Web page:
Product packaging plays a huge role in successful and sustainable food industry operations, pharma manufacturing and numerous other sectors. However, it can be tough for manufacturers to choose the right packaging materials according to their business needs, even with the huge variety of choices available these days.
Cost is a primary concern for most purchasing managers, but the packaging material you choose should also be well-suited for protecting products during transportation, storage and delivery. Visual appeal and branding are important considerations as well, especially in sectors with very high competition.
Before you place an order for product packaging, take these 5 factors into account:
Quality and Functionality
No matter how appealing or innovative the materials and design may be, your packaging is only effective if it protects the product against damage in transit. Make sure you invest in high-quality packaging materials that keep products secure till they reach the end customer or distribution facility. It will cost you far more to replace damaged shipments later than to invest in durable and tamper-evident packaging now.
Size, Shape and Design
It’s always a good idea to use standard sizes and shapes for product packaging, for more than one reason. Not only does this improve flexibility and convenience during storage, handling and transportation, but also reduces production costs for bespoke packaging. Smart design choices can be used to enhance visual impact and brand recognition instead, such as bold colors or patterns that stand out on a retailer’s shelves.
Pricing and Cost Savings
The cost-effectiveness of packaging material depends on more than just its price. We’ve already seen how standard sizing can help you reduce packaging costs, but consider the benefits of different materials to see which one really helps you save. For instance, some packaging types are lighter than others, reducing transportation costs, while others are easier to handle and help boost production efficiency.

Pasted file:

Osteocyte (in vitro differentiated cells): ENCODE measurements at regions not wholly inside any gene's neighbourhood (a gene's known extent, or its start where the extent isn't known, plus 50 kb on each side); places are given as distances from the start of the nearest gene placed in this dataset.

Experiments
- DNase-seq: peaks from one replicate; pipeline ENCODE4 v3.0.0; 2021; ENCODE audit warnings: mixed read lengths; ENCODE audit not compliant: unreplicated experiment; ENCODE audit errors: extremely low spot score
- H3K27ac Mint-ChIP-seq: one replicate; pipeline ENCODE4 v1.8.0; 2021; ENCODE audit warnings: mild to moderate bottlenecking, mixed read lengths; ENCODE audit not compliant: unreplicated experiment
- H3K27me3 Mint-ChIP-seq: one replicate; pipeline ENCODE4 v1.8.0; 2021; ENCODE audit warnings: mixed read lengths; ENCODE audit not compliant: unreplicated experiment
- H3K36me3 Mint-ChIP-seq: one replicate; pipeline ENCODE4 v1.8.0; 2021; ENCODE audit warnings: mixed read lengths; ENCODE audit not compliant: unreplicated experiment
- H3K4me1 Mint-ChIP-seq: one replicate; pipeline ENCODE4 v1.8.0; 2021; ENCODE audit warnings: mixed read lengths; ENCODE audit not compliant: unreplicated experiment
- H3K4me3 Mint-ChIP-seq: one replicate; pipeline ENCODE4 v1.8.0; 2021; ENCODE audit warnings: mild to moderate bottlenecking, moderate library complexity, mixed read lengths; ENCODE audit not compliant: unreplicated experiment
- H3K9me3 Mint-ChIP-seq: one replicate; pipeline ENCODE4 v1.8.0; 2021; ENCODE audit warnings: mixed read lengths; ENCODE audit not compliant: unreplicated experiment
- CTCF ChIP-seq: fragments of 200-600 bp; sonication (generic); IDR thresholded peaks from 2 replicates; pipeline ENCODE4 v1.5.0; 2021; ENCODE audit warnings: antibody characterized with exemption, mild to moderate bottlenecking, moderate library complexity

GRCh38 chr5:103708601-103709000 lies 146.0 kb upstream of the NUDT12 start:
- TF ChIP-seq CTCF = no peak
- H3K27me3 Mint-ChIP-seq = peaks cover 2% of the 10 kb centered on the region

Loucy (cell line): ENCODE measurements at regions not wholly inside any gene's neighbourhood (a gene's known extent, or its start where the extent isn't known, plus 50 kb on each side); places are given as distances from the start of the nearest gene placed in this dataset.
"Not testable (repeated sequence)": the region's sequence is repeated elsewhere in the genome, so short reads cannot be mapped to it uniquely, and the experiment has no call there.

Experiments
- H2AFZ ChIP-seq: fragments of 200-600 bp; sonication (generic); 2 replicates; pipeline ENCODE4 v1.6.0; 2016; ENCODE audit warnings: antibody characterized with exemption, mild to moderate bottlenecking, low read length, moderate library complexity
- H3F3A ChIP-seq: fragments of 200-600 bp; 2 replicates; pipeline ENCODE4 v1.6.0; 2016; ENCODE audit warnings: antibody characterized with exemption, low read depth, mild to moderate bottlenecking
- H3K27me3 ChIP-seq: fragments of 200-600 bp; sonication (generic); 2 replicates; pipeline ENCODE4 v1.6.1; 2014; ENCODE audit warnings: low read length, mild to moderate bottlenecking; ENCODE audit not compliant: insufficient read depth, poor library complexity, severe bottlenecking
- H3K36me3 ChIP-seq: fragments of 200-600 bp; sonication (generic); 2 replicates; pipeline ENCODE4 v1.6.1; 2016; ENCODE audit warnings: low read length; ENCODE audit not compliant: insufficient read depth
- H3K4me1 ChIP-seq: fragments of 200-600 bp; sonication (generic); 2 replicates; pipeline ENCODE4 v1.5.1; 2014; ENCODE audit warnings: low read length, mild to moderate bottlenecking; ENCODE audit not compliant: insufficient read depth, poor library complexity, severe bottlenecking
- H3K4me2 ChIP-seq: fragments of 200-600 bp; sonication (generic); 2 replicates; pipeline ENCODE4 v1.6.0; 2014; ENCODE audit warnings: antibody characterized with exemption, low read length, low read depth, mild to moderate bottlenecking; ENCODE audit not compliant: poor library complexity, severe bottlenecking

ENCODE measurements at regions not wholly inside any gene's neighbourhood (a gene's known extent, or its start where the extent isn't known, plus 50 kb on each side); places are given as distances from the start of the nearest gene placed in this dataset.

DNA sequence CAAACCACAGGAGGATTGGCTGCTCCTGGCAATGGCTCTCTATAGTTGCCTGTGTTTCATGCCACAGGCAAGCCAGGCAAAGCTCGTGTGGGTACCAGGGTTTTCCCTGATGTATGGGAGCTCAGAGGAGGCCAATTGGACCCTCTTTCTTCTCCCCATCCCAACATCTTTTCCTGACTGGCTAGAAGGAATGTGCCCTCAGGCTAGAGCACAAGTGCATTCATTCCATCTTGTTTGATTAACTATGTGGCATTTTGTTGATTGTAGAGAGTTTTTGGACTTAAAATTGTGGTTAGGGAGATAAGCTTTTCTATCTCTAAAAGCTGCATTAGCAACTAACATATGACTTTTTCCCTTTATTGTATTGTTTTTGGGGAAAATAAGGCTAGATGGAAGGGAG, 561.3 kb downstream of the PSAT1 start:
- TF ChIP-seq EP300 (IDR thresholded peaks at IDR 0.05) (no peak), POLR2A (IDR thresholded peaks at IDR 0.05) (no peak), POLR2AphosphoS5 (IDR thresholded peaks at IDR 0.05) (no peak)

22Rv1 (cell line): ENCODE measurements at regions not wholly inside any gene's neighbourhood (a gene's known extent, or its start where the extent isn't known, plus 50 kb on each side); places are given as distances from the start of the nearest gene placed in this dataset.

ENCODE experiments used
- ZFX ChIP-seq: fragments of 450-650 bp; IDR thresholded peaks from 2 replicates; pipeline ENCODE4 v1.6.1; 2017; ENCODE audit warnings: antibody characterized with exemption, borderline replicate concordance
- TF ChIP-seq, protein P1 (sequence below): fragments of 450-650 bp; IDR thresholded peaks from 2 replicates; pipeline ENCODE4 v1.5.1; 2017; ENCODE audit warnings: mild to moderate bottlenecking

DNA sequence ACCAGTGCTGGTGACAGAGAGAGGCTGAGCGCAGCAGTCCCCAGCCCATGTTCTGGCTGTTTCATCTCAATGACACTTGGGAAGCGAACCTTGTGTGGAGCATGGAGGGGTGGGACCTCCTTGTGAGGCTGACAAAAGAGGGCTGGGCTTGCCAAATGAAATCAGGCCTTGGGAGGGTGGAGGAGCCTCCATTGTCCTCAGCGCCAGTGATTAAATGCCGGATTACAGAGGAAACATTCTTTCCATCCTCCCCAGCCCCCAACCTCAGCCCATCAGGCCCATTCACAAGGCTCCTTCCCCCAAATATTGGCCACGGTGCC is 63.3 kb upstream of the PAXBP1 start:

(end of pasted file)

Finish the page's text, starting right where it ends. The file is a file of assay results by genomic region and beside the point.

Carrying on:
Distribution and Storage
Understanding how your product makes it from a production unit to a storage and distribution facility, retail outlet or customer helps you select the right protective packaging. Consider the distance your shipments need to travel, modes of transportation used, as well as storage conditions at each step, to ensure your product remains undamaged throughout the shipping and handling process.
Choose materials and equipment that comply with industry regulations and legal guidelines, in addition to boosting sustainable production in the long run. For instance, food packaging scales help you improve production efficiency through the development of an automated packaging process. Focusing on sustainability and using recycled or recyclable packaging creates a greener, more eco-conscious image for your brand.
Brand Packaging Design is an Effective Marketing Tool
We’ve talked about how the right packaging choices can help you establish your brand identity, and this can often be as important as your product itself. Innovative and thoughtful packaging design says a lot about your business and values, especially when it’s tailored to appeal to a specific target audience.
Put in the time and effort to select packaging materials that reflect your brand identity, and make sure these are used consistently across your entire product line. Sending the right message through brand packaging design can help you boost sales and improve your bottom line tremendously.
You also need to ensure you’re delivering what you promise. Maintain high standards through every stage of production, whether in terms of quality raw material or food weighing scales and other equipment used in manufacturing your product. After all, a pretty package can only do so much!
About The Author
Kevin Hill is the content editor and online marketing manager at Quality Scales Unlimited. Always an early adopter and fast learner; Kevin combines his technical knowledge with content marketing in creative ways to give Quality Scales Unlimited a competitive edge.
This blog was originally published in 2017 and has been updated for comprehensiveness and content.